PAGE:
Bacterial Cellulose Membranes as a Potential Drug Delivery System for Photodynamic Therapy of Skin Cancer.

Abstract

The development of drug delivery systems for photodynamic therapy (PDT) is increasingly demanded due to the hydrophobicity presented by most of photosensitizers molecules. Bacterial cellulose (BC), a highly pure cellulose produced by bacteria, possesses the essential features for applications in drug delivery systems, such as large surface area and excellent loading capacity. BC membranes prepared containing a photosensitizer, chloroaluminum phthalocyanine (ClAlPc), were tested aiming applications as a drug delivery system for PDT skin cancer protocols.

BC membranes production was optimized regarding thickness and optical transmission. Thinner membranes lead to higher relative incorporation efficiencies. Skin permeation and retention in vitro tests were performed by using pig's ears as a skin model. ClAlPc was retained at stratum corneum and epidermis/dermis, showing adequate properties for topical administration of ClAlPc. Photophysical studies showed that singlet oxygen production was not affected for ClAlPc compartmentalized in the BC array. BC-ClAlPc membranes did not present cytotoxic effects in vitro.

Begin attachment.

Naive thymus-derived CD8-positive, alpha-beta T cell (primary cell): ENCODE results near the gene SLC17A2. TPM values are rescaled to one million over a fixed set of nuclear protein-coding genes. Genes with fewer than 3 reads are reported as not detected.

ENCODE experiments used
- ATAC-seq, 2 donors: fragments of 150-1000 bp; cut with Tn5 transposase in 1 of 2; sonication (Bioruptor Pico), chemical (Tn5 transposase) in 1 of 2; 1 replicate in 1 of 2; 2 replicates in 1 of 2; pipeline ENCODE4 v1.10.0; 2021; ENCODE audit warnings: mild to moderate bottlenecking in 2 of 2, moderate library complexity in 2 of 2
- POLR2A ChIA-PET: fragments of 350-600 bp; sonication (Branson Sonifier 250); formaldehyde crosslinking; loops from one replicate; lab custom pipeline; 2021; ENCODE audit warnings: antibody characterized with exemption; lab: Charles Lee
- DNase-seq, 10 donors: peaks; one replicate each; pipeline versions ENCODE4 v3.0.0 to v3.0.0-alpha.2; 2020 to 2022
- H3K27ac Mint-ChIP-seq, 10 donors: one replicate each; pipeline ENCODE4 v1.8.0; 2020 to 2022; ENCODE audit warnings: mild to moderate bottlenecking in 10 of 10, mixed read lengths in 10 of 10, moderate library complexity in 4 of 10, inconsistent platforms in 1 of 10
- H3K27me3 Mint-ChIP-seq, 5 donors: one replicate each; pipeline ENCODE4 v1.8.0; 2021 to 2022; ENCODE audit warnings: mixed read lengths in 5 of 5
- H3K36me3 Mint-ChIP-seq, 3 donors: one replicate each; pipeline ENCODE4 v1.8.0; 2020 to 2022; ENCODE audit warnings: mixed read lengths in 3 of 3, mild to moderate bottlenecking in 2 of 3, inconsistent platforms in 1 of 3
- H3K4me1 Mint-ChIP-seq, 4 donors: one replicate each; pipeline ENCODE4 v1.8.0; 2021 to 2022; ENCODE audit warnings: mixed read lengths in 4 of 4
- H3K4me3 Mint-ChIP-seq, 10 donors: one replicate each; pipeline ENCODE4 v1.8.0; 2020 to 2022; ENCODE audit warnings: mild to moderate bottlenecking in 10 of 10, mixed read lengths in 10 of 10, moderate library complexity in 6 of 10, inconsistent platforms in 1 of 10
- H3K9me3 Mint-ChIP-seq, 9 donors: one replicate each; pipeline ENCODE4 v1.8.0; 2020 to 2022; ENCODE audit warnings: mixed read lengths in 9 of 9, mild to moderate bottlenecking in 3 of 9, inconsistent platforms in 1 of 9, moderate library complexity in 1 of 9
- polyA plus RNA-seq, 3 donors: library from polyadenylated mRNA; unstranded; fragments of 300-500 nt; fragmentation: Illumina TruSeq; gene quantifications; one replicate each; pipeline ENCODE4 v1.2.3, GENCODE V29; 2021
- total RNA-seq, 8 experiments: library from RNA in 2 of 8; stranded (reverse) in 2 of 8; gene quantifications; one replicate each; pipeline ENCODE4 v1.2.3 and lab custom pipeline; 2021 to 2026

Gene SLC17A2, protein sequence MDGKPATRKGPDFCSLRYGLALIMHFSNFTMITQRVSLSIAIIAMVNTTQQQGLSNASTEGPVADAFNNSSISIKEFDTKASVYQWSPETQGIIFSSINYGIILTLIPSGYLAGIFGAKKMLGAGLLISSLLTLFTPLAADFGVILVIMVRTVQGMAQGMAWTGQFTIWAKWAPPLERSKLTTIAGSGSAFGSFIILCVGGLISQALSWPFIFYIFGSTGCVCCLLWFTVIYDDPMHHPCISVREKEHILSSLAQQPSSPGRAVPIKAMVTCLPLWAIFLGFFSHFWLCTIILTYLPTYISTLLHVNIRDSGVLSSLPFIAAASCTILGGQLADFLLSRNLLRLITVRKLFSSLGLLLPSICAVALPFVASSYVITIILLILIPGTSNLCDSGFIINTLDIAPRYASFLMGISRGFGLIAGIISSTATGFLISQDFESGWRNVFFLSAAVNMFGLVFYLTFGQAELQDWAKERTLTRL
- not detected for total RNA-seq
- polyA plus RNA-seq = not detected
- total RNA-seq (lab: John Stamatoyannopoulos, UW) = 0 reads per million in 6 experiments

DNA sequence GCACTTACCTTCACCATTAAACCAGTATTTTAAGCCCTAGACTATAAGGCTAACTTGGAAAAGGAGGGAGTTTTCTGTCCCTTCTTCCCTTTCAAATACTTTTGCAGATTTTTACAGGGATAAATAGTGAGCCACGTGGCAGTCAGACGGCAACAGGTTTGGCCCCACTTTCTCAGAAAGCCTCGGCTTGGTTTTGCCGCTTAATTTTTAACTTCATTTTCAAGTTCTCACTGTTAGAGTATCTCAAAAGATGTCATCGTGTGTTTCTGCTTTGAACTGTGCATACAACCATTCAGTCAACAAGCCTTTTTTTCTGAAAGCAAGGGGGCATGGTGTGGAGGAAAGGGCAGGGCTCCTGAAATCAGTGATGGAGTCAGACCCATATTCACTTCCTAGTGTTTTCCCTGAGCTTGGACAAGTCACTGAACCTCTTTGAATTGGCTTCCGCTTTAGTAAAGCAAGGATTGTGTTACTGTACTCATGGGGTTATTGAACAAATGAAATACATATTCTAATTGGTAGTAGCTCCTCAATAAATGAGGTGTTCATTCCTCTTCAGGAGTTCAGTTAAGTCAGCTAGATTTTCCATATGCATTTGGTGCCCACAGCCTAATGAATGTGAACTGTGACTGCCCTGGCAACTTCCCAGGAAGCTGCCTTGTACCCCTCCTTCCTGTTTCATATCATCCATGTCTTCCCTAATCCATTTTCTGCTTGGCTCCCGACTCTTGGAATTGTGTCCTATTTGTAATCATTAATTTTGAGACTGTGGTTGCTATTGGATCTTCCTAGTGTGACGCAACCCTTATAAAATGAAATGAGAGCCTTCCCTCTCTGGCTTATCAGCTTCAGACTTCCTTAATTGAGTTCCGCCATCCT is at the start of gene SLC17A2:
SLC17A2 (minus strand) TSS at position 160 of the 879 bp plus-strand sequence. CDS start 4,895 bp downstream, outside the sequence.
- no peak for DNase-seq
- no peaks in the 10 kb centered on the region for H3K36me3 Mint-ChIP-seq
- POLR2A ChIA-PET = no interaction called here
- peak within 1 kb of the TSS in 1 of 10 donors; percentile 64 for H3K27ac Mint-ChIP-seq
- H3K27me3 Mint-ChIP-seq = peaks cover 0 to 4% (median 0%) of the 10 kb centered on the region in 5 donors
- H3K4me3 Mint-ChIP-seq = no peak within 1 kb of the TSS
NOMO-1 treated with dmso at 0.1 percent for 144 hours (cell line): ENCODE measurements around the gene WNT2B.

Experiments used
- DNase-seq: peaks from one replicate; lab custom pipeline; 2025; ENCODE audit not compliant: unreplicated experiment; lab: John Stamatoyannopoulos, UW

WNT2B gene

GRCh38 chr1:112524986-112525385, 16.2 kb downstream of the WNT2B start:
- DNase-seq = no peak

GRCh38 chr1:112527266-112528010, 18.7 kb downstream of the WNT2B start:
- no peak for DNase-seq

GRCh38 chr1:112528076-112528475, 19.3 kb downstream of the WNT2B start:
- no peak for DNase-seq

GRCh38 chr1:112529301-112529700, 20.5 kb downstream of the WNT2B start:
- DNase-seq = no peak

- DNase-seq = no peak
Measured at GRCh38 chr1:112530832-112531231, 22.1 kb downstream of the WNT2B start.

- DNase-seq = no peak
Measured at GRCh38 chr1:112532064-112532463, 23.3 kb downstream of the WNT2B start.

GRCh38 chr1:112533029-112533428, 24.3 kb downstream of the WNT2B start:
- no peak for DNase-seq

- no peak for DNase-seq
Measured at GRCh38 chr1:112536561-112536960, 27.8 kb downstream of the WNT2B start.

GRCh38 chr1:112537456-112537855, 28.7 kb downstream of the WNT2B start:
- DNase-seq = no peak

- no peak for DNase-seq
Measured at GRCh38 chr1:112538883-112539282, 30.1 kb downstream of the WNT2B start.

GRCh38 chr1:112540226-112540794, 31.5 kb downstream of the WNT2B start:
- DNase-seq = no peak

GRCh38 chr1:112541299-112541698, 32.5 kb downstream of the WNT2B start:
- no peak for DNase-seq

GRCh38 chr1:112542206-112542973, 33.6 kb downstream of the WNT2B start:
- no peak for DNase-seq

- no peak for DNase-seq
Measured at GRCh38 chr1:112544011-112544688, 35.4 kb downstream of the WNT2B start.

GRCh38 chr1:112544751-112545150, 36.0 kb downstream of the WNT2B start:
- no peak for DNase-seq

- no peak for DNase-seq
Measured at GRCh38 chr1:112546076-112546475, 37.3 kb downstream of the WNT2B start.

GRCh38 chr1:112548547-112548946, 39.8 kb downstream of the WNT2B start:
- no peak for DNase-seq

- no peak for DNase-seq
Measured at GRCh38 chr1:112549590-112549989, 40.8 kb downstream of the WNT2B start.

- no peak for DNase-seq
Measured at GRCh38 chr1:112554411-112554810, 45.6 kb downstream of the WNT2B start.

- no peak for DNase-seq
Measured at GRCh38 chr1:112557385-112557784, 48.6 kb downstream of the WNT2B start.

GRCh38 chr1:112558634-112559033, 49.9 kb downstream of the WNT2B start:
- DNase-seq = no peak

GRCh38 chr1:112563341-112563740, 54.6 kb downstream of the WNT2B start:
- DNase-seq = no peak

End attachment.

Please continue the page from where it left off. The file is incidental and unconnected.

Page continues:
Citation

Peres, M.F., Nigoghossian, K., Primo, F.L., Saska, S., Capote, T.S., Caminaga, R., Messaddeq, Y., Ribeiro, S.J. and Tedesco, A.C., 2016. Bacterial Cellulose Membranes as a Potential Drug Delivery System for Photodynamic Therapy of Skin Cancer. Journal of the Brazilian Chemical Society, 27(11), pp.1949-1959.

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Categories: Medical & Pharmaceutical

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